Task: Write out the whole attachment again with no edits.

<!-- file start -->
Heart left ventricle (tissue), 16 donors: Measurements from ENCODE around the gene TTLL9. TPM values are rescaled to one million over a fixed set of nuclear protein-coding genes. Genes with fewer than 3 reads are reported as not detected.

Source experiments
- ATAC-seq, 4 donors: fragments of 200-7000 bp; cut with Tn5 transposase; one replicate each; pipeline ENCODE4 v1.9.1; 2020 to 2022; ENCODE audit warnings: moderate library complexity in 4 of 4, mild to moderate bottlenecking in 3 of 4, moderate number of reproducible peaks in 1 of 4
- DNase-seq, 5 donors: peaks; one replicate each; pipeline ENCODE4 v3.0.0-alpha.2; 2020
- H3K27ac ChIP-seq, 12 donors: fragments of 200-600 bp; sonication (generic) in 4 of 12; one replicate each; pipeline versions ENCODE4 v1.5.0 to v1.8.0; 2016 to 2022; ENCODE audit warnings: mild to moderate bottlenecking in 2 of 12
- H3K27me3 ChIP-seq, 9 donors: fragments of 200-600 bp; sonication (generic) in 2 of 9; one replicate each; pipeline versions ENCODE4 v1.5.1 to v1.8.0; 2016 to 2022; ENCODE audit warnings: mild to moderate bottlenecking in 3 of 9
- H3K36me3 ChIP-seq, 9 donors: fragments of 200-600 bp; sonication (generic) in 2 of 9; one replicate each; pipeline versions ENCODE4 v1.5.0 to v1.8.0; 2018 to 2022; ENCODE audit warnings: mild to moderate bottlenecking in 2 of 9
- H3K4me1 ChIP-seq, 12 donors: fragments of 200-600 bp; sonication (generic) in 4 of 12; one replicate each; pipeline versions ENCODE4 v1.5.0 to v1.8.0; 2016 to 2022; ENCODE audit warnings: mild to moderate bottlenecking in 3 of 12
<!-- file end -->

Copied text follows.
Heart left ventricle (tissue), 16 donors: Measurements from ENCODE around the gene TTLL9. TPM values are rescaled to one million over a fixed set of nuclear protein-coding genes. Genes with fewer than 3 reads are reported as not detected.

Source experiments
- ATAC-seq, 4 donors: fragments of 200-7000 bp; cut with Tn5 transposase; one replicate each; pipeline ENCODE4 v1.9.1; 2020 to 2022; ENCODE audit warnings: moderate library complexity in 4 of 4, mild to moderate bottlenecking in 3 of 4, moderate number of reproducible peaks in 1 of 4
- DNase-seq, 5 donors: peaks; one replicate each; pipeline ENCODE4 v3.0.0-alpha.2; 2020
- H3K27ac ChIP-seq, 12 donors: fragments of 200-600 bp; sonication (generic) in 4 of 12; one replicate each; pipeline versions ENCODE4 v1.5.0 to v1.8.0; 2016 to 2022; ENCODE audit warnings: mild to moderate bottlenecking in 2 of 12
- H3K27me3 ChIP-seq, 9 donors: fragments of 200-600 bp; sonication (generic) in 2 of 9; one replicate each; pipeline versions ENCODE4 v1.5.1 to v1.8.0; 2016 to 2022; ENCODE audit warnings: mild to moderate bottlenecking in 3 of 9
- H3K36me3 ChIP-seq, 9 donors: fragments of 200-600 bp; sonication (generic) in 2 of 9; one replicate each; pipeline versions ENCODE4 v1.5.0 to v1.8.0; 2018 to 2022; ENCODE audit warnings: mild to moderate bottlenecking in 2 of 9
- H3K4me1 ChIP-seq, 12 donors: fragments of 200-600 bp; sonication (generic) in 4 of 12; one replicate each; pipeline versions ENCODE4 v1.5.0 to v1.8.0; 2016 to 2022; ENCODE audit warnings: mild to moderate bottlenecking in 3 of 12